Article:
Kelley said such issues are part of a wider ecosystem in which hate is on the rise, both offline and online. As a result, responsibility for confronting them not only rests with the game industry but with government, law enforcement, the media, civil society and public stake،lders as well.

How some gaming companies have responded

In the wake of Floyd’s ، in 2020, Kelley said some game companies issued statements in support of the Black Lives Matter movement, and a few pledged to donate to nonprofits working toward change. But very few, he said, explicitly committed to addressing anti-Black hate in their online games.

Beyond that, misogyny has been deeply rooted in gaming, both within online platforms and in the industry itself.

“In general, the game industry is several years behind the broader online platform ecosystem in terms of both recognizing their responsibility to address hate and to appropriately invest in fighting it,” Kelley said.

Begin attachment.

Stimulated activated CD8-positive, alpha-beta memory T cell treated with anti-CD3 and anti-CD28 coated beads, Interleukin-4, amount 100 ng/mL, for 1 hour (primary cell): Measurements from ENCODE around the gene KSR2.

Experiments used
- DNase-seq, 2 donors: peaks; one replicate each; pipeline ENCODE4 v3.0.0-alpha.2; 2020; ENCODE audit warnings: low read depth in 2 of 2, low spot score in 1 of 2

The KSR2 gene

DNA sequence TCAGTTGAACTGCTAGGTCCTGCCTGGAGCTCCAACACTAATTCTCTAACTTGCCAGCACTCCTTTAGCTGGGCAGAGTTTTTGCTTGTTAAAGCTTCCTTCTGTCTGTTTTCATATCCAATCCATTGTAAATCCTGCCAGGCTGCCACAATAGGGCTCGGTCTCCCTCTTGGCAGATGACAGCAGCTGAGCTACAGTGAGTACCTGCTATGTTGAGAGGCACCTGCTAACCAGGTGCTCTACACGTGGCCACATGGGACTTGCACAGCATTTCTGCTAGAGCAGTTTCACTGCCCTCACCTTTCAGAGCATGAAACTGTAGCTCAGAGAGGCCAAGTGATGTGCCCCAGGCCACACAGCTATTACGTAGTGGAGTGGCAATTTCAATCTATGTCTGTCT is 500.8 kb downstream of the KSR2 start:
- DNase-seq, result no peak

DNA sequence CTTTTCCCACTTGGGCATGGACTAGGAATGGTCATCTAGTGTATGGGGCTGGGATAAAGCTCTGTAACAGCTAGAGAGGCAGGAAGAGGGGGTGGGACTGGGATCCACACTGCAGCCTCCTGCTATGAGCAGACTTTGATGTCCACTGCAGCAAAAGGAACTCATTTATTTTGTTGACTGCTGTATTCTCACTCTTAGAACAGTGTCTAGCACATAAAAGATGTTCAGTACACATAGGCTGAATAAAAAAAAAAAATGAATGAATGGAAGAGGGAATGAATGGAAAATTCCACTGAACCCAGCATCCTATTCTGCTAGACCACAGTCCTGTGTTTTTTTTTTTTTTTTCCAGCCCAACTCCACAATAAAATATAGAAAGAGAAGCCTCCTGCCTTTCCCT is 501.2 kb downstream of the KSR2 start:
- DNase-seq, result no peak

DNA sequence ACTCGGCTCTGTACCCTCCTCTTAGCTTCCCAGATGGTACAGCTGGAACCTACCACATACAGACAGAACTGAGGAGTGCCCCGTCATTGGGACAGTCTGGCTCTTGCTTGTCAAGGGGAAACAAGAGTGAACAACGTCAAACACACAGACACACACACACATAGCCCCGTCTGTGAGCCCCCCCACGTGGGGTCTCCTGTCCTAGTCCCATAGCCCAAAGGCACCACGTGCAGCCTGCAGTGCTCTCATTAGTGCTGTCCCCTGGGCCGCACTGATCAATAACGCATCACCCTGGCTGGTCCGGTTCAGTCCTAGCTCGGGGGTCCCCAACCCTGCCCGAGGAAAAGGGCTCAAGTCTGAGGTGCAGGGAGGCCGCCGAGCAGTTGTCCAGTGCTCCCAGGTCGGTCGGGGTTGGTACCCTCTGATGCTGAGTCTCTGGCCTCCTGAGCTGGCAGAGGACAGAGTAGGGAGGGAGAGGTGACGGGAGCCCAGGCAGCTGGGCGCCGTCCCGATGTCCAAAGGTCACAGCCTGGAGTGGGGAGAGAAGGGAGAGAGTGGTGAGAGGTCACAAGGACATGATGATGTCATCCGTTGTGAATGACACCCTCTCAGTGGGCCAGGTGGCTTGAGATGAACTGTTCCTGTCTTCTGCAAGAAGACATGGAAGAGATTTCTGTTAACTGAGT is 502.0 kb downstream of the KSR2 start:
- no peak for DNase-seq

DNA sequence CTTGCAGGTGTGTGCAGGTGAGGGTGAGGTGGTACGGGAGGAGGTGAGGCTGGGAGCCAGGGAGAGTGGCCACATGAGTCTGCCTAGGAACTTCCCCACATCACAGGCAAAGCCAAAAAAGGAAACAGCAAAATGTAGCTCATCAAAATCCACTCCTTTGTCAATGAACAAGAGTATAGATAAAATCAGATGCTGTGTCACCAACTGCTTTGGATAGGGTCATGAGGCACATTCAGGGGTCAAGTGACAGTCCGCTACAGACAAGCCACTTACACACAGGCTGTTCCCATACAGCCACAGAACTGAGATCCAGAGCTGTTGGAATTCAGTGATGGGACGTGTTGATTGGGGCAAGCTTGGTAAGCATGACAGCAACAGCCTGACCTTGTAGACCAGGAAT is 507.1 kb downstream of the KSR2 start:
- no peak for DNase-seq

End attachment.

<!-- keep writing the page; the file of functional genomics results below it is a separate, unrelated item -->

For some, smaller companies have proven more nimble: A gaming report released this week by LGBTQ advocacy ،ization GLAAD found that nearly half (48%) of LGBTQ gamers felt more represented in indie games created by small teams than in mainstream games created by large companies, while just 28% of non-LGBTQ gamers felt that way. 

About 17% of active gamers — nearly 1 in 5 — are LGBTQ, the ،ization said.

Last year, Rep. Lori Trahan published a summary of responses received from 14 gaming companies from w،m her office had requested details about their efforts to combat hate and extremism on their platforms.